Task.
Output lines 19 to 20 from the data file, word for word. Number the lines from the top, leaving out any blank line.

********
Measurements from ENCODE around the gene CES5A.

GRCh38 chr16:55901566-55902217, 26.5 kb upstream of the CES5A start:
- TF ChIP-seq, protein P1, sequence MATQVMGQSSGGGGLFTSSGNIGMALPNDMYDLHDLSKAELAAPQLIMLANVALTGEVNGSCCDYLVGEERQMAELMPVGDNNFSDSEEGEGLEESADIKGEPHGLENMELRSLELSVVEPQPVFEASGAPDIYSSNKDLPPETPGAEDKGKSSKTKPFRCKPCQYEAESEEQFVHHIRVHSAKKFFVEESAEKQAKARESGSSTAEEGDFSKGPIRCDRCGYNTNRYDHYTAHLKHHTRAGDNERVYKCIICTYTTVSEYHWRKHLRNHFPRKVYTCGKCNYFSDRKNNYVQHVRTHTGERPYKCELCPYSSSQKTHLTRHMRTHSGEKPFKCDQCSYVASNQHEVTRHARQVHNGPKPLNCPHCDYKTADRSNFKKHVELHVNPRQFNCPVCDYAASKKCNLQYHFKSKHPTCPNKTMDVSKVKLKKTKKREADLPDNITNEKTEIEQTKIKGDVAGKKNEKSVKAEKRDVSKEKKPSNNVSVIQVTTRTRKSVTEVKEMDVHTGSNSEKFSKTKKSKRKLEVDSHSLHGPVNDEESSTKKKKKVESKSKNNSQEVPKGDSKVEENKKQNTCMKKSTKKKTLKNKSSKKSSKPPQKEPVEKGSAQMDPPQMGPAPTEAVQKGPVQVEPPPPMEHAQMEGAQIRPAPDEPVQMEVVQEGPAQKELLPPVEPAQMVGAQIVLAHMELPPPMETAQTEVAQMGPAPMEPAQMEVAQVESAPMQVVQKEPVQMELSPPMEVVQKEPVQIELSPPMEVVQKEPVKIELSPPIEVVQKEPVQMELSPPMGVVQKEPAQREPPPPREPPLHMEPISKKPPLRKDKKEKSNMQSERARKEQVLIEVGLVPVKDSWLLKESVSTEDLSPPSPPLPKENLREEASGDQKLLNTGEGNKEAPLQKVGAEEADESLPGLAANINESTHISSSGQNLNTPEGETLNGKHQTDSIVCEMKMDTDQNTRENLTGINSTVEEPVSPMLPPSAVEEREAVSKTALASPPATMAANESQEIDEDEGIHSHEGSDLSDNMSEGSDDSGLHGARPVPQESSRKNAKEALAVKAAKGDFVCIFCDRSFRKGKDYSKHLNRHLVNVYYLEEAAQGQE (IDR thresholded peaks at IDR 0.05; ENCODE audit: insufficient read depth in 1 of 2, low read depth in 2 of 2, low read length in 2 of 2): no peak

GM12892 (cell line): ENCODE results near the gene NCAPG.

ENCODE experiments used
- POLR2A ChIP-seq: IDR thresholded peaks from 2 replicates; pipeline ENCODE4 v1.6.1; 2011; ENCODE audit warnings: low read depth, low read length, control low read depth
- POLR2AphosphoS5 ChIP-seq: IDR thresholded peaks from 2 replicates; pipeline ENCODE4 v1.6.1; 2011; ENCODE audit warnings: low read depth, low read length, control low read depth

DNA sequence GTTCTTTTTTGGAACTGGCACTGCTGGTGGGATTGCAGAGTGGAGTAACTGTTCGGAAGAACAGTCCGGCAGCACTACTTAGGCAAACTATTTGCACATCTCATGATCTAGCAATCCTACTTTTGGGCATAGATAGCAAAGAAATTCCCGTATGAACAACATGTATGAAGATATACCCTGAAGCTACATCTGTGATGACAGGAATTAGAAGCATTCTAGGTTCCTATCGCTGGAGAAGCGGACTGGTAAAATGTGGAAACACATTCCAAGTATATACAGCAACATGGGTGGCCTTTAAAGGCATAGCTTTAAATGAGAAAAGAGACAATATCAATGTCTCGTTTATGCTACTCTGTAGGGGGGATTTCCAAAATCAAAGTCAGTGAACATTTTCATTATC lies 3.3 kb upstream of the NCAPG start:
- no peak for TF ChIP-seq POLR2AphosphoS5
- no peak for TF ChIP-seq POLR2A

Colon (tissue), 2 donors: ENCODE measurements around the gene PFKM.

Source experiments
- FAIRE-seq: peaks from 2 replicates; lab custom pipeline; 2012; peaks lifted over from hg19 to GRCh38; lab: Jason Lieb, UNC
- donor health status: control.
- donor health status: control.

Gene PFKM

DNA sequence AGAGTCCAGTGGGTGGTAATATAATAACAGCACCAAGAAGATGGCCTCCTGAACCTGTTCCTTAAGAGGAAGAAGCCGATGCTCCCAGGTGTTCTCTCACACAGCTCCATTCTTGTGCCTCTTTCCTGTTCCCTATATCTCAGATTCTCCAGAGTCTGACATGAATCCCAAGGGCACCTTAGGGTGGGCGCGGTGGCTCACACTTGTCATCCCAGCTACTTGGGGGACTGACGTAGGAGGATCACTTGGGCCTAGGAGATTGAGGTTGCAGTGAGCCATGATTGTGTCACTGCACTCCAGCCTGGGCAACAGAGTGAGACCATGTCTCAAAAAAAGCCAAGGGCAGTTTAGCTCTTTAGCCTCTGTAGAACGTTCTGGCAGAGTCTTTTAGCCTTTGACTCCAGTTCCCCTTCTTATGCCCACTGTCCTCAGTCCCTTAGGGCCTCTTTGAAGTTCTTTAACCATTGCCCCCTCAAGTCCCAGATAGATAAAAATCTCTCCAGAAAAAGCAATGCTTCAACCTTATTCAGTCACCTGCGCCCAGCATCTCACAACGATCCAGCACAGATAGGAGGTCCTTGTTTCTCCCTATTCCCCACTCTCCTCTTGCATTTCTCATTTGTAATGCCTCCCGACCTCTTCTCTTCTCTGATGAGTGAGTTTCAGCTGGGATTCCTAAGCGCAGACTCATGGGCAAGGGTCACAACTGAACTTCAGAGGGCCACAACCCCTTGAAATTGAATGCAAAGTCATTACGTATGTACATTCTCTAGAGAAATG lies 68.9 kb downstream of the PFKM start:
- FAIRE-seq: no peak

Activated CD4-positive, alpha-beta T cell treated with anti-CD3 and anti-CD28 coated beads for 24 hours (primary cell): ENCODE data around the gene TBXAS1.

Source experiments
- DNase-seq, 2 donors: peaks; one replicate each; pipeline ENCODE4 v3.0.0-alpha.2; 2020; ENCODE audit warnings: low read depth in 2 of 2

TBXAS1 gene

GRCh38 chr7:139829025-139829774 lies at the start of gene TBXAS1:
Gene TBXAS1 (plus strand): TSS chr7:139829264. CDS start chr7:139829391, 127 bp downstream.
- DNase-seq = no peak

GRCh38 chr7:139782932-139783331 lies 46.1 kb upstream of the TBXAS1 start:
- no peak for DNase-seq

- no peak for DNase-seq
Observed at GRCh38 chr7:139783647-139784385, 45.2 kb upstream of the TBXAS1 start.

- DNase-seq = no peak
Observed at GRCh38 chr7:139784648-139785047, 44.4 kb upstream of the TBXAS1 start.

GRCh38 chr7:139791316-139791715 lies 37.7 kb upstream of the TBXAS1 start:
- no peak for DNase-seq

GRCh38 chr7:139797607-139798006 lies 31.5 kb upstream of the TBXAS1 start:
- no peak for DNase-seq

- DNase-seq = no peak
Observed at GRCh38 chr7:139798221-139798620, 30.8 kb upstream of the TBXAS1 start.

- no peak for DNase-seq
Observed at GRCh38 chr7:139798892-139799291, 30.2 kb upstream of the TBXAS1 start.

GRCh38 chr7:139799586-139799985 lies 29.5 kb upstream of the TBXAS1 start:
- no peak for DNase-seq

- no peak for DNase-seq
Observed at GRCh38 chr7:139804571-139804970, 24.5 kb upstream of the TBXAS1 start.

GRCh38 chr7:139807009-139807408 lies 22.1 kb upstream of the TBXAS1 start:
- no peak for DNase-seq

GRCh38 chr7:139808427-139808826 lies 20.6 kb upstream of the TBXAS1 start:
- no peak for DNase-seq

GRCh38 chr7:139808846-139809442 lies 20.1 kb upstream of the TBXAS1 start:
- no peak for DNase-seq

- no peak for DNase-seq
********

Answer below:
Activated CD4-positive, alpha-beta T cell treated with anti-CD3 and anti-CD28 coated beads for 24 hours (primary cell): ENCODE data around the gene TBXAS1.

Source experiments